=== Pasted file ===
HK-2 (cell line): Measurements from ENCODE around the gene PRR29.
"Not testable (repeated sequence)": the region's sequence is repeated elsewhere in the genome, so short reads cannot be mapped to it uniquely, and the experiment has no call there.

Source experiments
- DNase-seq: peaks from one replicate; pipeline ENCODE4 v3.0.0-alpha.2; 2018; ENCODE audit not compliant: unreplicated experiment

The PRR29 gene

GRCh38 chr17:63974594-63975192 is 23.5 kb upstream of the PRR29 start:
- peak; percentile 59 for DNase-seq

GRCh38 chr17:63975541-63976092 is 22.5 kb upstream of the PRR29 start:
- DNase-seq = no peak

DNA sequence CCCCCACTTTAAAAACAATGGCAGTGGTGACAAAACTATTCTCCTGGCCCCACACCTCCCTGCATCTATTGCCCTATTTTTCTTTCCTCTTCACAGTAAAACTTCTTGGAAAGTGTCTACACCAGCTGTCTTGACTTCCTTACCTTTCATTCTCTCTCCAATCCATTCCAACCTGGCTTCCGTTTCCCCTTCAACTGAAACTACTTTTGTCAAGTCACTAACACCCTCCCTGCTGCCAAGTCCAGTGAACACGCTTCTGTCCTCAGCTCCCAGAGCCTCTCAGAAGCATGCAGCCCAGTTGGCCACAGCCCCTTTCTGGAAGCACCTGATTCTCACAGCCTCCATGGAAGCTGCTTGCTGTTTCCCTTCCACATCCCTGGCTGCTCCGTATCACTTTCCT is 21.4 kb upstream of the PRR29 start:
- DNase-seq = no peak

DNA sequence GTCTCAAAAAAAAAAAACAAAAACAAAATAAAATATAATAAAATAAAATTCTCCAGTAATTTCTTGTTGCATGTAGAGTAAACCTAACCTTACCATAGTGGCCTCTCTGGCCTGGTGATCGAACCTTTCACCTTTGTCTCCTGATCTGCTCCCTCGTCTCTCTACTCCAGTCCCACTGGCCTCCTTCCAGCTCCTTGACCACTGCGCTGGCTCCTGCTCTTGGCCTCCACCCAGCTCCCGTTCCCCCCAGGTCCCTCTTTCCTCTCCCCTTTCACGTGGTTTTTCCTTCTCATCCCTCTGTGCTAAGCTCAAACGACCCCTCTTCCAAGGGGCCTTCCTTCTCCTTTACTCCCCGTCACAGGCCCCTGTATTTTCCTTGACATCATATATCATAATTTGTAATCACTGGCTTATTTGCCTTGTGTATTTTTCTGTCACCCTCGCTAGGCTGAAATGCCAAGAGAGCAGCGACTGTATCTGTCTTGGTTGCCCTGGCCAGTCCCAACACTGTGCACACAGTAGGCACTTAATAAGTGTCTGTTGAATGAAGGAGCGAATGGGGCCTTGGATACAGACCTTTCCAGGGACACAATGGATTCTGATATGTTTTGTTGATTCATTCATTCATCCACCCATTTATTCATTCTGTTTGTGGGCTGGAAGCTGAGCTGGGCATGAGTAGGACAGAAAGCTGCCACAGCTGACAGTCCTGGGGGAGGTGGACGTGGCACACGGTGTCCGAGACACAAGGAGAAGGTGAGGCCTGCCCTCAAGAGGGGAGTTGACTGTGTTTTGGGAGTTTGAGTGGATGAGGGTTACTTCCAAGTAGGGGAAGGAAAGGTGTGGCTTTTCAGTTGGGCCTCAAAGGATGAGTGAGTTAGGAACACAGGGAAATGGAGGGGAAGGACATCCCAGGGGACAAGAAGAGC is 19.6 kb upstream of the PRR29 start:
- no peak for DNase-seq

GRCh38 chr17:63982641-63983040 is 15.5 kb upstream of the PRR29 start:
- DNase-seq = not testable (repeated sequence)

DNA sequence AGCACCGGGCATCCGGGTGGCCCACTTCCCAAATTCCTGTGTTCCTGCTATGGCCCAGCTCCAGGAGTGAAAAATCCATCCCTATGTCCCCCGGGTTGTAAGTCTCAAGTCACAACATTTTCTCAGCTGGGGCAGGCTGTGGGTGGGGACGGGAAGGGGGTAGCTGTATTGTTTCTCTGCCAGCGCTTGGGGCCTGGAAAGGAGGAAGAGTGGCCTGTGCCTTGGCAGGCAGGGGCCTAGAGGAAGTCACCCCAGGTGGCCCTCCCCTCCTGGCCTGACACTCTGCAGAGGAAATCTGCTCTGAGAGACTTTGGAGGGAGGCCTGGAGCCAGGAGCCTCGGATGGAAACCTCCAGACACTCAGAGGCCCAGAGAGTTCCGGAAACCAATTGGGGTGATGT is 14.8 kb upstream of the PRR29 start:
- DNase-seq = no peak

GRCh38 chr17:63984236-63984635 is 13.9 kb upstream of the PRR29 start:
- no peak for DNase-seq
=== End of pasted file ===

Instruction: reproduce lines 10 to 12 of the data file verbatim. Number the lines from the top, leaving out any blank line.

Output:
DNA sequence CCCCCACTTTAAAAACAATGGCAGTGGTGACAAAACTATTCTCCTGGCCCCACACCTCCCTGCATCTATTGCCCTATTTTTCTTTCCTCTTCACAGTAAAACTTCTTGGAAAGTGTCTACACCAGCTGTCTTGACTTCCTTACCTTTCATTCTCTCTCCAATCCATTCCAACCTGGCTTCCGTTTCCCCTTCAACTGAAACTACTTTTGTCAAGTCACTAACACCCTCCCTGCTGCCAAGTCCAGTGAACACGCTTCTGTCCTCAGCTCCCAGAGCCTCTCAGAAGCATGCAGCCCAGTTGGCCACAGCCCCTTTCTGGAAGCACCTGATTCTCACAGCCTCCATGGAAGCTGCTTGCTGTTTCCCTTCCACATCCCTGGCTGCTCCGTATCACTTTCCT is 21.4 kb upstream of the PRR29 start:
- DNase-seq = no peak

DNA sequence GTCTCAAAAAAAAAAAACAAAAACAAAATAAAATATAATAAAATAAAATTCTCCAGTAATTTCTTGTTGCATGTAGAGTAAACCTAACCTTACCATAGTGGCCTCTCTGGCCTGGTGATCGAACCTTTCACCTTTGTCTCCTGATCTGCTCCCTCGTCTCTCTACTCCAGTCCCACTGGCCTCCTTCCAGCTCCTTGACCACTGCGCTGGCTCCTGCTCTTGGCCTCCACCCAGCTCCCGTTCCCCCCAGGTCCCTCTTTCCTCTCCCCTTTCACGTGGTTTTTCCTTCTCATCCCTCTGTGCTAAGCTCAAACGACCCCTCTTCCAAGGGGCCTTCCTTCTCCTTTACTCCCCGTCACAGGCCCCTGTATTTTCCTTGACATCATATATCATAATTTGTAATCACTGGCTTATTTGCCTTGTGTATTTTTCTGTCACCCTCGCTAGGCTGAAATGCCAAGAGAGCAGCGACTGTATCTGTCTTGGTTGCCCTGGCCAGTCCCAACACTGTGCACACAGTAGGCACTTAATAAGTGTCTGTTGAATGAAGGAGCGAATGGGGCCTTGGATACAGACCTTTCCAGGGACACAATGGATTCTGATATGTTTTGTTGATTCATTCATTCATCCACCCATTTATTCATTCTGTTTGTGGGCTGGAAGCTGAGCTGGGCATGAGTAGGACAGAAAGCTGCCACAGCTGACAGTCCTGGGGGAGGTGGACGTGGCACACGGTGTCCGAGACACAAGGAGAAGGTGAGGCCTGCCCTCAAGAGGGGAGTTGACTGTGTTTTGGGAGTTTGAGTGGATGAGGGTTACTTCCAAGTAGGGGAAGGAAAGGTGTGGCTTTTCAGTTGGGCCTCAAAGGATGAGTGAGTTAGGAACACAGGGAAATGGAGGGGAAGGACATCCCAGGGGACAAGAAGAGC is 19.6 kb upstream of the PRR29 start: